If you can retire today with $10 million, you’d probably be fine living with an annual income of $100,000 (or 1 percent that first year). But there are very few who will retire with a nest egg approaching that amount. Having sizable assets allows you to invest with much less risk while still being comfortable. That’s why Suze Orman invests her own millions much differently — more conservatively — than the way she encourages her middle-class callers to invest.
This alternative certainly isn’t easy. Even if you follow the tenets of “getting rich slowly,” saving as much money from each paycheck as possible, you might find yourself with an extra $1 million or $2 million in future money after 30 years. And $1 million in 30 years might have the same value as about $400,000 in today’s dollars — not exactly rich, but a little better off.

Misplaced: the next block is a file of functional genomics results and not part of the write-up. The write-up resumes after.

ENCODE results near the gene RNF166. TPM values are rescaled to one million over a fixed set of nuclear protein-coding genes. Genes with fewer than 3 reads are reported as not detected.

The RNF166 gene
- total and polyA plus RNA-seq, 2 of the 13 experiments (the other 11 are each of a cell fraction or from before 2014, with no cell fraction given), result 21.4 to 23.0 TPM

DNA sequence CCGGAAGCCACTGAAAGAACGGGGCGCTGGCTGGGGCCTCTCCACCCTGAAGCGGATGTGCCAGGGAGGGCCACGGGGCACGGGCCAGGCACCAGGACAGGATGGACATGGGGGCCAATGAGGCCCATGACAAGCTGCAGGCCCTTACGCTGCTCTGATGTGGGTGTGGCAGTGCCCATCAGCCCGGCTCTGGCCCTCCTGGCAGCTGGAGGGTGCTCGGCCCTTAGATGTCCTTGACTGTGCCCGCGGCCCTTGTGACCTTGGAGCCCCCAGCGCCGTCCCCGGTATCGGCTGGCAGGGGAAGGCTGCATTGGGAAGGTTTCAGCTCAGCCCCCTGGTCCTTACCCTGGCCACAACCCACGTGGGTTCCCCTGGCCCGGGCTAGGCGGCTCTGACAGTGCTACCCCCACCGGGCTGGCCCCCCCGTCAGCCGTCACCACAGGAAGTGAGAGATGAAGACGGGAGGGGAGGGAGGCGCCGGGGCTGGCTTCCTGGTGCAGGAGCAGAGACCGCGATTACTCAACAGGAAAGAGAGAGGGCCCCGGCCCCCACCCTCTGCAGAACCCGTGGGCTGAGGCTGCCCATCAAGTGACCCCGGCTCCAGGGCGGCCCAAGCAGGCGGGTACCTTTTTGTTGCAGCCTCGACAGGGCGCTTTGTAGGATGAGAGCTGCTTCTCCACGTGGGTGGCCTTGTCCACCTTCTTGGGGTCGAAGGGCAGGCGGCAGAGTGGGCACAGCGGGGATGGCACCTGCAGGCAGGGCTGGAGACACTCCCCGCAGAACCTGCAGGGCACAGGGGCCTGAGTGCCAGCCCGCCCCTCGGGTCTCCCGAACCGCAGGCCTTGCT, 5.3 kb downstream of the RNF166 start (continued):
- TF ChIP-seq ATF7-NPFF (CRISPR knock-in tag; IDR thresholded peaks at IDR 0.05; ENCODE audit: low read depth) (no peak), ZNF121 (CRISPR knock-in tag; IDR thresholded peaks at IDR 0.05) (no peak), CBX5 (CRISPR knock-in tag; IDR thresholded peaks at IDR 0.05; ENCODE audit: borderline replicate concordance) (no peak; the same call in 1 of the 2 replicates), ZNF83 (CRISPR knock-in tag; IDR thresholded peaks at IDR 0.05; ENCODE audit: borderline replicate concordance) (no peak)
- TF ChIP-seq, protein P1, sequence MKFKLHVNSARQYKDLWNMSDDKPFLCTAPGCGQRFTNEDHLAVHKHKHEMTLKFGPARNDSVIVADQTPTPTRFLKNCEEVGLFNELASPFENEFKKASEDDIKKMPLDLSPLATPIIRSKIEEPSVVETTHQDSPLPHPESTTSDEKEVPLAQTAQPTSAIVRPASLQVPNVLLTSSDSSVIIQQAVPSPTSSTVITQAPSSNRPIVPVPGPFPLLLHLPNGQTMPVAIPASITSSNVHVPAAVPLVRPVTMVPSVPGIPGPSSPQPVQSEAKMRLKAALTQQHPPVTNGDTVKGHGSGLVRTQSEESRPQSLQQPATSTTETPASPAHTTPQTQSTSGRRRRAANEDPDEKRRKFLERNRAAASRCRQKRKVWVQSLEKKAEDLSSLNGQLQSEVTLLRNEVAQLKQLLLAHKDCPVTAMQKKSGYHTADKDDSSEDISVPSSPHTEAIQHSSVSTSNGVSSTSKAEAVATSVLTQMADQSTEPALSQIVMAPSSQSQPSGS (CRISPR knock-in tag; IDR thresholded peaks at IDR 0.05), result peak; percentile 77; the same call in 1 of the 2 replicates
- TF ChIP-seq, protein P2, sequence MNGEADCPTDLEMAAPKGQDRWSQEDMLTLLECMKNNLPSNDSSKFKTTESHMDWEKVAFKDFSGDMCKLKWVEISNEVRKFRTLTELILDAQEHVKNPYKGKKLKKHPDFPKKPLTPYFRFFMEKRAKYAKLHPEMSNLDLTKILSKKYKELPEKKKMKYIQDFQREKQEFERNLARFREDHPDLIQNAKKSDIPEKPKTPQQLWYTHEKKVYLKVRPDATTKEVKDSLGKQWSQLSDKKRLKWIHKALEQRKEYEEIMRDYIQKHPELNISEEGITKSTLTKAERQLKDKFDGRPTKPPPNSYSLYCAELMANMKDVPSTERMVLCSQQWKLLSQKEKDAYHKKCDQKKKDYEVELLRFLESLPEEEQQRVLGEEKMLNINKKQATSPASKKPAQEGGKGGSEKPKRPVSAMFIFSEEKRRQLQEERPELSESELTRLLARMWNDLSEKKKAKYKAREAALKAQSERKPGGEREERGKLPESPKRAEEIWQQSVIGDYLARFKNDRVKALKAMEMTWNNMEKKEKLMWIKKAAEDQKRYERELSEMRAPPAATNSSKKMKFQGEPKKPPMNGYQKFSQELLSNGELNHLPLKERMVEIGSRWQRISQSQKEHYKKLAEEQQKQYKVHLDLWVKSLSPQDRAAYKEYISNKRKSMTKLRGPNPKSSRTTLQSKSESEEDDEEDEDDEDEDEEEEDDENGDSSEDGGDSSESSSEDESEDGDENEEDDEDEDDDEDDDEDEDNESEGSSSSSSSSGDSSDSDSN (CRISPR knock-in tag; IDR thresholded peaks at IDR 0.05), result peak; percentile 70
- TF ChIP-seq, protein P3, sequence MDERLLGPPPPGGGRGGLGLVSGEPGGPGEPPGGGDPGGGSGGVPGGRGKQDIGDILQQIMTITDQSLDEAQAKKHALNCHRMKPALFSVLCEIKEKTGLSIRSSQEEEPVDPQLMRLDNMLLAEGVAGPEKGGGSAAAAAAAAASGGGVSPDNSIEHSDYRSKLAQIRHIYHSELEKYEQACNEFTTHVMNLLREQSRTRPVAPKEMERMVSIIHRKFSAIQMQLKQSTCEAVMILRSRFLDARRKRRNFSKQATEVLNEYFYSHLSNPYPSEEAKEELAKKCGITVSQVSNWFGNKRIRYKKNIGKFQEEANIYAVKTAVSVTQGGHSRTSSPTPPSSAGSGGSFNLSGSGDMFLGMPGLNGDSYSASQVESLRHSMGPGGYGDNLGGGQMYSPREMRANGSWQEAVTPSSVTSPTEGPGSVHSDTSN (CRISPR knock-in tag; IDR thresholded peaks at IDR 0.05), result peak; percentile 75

2. Retire at the best possible moment.
The second alternative is to adjust the date of your planned exit from the workforce. We like to think of retirement as the day you leave working behind in favor of a life of leisure, but for many people who find themselves needing to supplement their income, retirement might be a time to continue working, just at a different capacity.
If there is a day to stop working, that day would be when your assets have a high valuation, perhaps at the top of the stock market, if you plan to use any portion of your assets to purchase an annuity as many retirees do for the guaranteed income.